Kremlin Accuses Trump of Trying to Bully Europe into Buying US LNG



Kremlin Accuses Trump of Trying to Bully Europe into Buying US LNG
The Kremlin on Thursday rejected U.S. President Donald Trump's description of Germany as a "captive" of Russia.

Reuters

MOSCOW, July 12 (Reuters) - The Kremlin on Thursday rejected U.S. President Donald Trump's description of Germany as a "captive" of Russia due to its energy reliance, saying his statement was part of a U.S. campaign to bully Europe into buying American energy supplies.

Trump told Germany at a NATO summit in Brussels on Wednesday that it was wrong to support an $11-billion Baltic Sea pipeline to import even more Russian gas while being slow to meet NATO targets for defence spending.

Trump's comments came ahead of his summit on Monday with Russian President Vladimir Putin in Helsinki, though the Kremlin said they were unlikely to have an impact on what was always going to be a difficult meeting due to the number of disagreements between the two countries.

Russia is keen to press ahead with the Nord Stream 2 pipeline since it has the potential to double its gas exports under the Baltic Sea to Germany, bypassing traditional routes through Ukraine with which it has poor relations.

However Washington opposes the project, and a spokesman for the U.S. State Department told Reuters on Wednesday that Western firms invested in the pipeline were at risk of sanctions.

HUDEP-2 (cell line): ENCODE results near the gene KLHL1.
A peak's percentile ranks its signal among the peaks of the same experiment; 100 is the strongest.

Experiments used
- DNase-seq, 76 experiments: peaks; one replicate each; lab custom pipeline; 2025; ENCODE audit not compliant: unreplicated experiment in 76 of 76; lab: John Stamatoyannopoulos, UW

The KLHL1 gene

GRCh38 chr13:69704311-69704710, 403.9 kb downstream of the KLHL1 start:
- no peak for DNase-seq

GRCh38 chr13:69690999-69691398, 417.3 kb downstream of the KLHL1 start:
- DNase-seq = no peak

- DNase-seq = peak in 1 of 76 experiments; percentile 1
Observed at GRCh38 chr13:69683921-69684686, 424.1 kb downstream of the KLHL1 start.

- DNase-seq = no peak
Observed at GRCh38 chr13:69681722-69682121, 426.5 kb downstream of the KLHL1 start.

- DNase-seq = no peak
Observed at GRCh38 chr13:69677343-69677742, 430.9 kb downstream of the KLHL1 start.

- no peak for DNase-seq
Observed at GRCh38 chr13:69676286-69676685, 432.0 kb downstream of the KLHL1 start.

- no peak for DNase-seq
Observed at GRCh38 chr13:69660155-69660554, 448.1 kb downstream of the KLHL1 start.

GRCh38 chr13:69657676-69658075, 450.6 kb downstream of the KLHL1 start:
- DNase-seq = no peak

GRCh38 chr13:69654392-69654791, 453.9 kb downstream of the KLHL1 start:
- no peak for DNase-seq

Kremlin spokesman Dmitry Peskov said Trump's statement marked an escalation of a U.S. campaign to talk down Russian gas supplies to Europe in an attempt to push the U.S. energy sector instead.

"As for Germany's dependence (on Russia) as a major gas buyer we cannot agree with this premise," Peskov told reporters on a conference call.

"Supplies of pipeline gas do not lead to dependence of one country on another but to complete mutual dependence. That is a guarantee of stability and future development."

Peskov said Moscow regarded U.S. objections to the new pipeline as "unfair competition" aimed at trying to force European countries to buy costlier U.S. liquefied natural gas.

"We consider that it's a question of economic competition and that ... the buyers must take their own decision," he said.

Speaking in Brussels, U.S. Secretary of Energy Rick Perry said he had not heard any of his EU counterparts talk positively about Nord Stream 2 and said Washington didn't like it because it didn't promote diversity of supply.

"The president is pretty straightforward about what he believes and he thinks Nord Stream 2 is not in the European Union's best interest and my bet is he'll be more than happy to tell President Putin that straight to his face," said Perry.

Five Western firms have invested in Nord Stream 2 - Wintershall (BASFn.DE) and Uniper (UN01.DE) of Germany, Austria's OMV (OMVV.VI), Anglo-Dutch Shell (RDSa.L), and France's Engie (ENGIE.PA). (Additional reporting by Denis Pinchuk, Kevin O'Flynn and Maria Kiselyova in Moscow and by David Brunnstrom in Brussels Editing by Gareth Jones and Andrew Heavens)



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